By Jared Hottenstein
How do you make online learning interactive? I wrestled with that question when my classroom became a computer screen. Science is everywhere, but we seldom take the time to stop and think about it.
Science is All Around Us!
Maybe online learning is the perfect opportunity to get kids to take a closer look at the science all around them. It doesn’t have to be complicated. What if I use simple materials that all my students have in their homes to highlight some science and challenge kids to go on an online search to explain the science that’s at work? From that question, Science Scavenger Hunts were born.
We started with a metal spoon. Look at your reflection in the back of a spoon. It’s normal. Now flip the spoon around and look at your reflection in the front of the spoon. Your reflection is flipped upside down.
There’s some science at work here. I sent my students on an online scavenger hunt to find the answer. Some found a kid-friendly website while others watched a few videos. All of them figured out that the curved spoon reflected light rays diagonally to flip their reflections upside down.
Just Look in the Fridge…
The refrigerator is a great place to find science scavenger hunts. What happens if you put a raw egg into the freezer? No complicated set up is required. My students can grab an egg and try it out. When they check on it the next day and see that it’s cracked, and the science scavenger hunt begins.
Stack up some frozen waffles and keep whacking out the bottom waffle with a wooden spoon. The stack of waffles does not spill across your kitchen counter because the science of inertia is hard at work. Can my students hop online and figure out what’s going on?
Science Scavenger Hunts are more than just asking students to search online for an answer to a science question. Science Scavenger Hunts create a curiosity which drives students to search online and find an answer.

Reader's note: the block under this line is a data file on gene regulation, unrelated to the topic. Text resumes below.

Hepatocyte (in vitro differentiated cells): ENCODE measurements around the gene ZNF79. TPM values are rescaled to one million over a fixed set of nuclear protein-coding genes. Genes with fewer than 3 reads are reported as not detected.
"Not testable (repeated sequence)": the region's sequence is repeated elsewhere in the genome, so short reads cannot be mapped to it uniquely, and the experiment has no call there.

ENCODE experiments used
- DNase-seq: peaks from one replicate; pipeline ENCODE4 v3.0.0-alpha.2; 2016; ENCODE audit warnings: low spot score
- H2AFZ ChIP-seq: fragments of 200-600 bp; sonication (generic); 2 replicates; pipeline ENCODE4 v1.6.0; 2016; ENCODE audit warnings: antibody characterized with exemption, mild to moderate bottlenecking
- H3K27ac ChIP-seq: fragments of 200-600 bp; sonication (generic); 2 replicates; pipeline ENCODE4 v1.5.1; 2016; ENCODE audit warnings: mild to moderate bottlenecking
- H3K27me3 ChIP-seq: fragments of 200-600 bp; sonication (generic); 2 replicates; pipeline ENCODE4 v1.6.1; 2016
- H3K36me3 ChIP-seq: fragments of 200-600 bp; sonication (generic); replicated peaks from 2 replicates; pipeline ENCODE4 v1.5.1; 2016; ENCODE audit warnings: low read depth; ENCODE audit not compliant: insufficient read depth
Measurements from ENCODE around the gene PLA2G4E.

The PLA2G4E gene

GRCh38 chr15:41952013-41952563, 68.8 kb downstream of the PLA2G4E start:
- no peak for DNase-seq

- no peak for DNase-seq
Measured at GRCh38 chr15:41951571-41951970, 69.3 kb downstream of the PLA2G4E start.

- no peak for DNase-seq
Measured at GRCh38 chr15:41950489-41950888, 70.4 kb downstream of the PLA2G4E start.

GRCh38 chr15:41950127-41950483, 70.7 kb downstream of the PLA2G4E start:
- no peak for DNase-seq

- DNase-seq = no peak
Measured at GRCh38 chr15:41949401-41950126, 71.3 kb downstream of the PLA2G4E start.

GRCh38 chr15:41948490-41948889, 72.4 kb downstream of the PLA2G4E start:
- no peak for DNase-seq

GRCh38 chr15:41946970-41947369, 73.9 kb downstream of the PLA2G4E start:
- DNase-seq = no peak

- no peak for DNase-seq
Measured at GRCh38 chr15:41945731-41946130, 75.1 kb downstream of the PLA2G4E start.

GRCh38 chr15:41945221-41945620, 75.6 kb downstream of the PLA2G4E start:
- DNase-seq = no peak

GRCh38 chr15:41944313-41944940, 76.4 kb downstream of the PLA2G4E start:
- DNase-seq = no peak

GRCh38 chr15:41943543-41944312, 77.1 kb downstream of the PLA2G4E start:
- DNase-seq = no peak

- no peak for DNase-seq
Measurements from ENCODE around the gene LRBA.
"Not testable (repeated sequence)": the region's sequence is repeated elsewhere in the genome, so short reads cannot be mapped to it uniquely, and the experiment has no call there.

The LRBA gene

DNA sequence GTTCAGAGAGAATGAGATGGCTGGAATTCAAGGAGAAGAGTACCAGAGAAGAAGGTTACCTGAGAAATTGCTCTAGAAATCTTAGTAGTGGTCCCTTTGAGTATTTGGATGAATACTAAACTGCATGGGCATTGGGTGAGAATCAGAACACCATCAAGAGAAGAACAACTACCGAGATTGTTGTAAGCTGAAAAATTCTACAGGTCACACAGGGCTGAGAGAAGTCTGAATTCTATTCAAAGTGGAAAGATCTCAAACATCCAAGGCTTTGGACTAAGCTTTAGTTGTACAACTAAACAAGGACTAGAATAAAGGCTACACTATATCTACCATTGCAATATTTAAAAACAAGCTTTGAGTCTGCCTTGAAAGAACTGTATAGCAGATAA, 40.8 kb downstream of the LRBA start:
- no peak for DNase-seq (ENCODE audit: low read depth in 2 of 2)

A Penny Scavenger Hunt
If I slap a penny on the kitchen table and cover it with a clear glass, I can still see the penny. Slosh some water into the glass, and suddenly the penny disappears. Why does that happen? When I see a penny sitting on my kitchen table suddenly disappear, the science becomes real. I can see it, and I want to understand what’s going on. Searching effectively and efficiently online is a skill that students will use the rest of their lives.
Some very simple things that most kids can do at home with the help of an adult make great science scavenger hunts. Why do coffee lids have a tiny hole in them? What causes bubbles when water boils? Why doesn’t the glass of ice water overflow when all the ice melts? What makes apples turn brown when you cut them open and leave them sit out? Why does a metal spoon feel colder than a plastic spoon?
STEM Scavenger Hunts
We can even add STEM learning to science scavenger hunts. Students can collect a few twist ties from some bread bags and try to design a water strider.
They can create some chemistry concoctions by grabbing a box of baking soda from the pantry and try mixing it with different things in the refrigerator. Why do get a fizzing reaction when I mix baking soda with ketchup, pickle juice, salad dressings, and orange juice?
See for yourself!
Science Scavenger Hunts are hiding in your house. Start rummaging around and see what you find. It won’t be long before you start seeing science everywhere.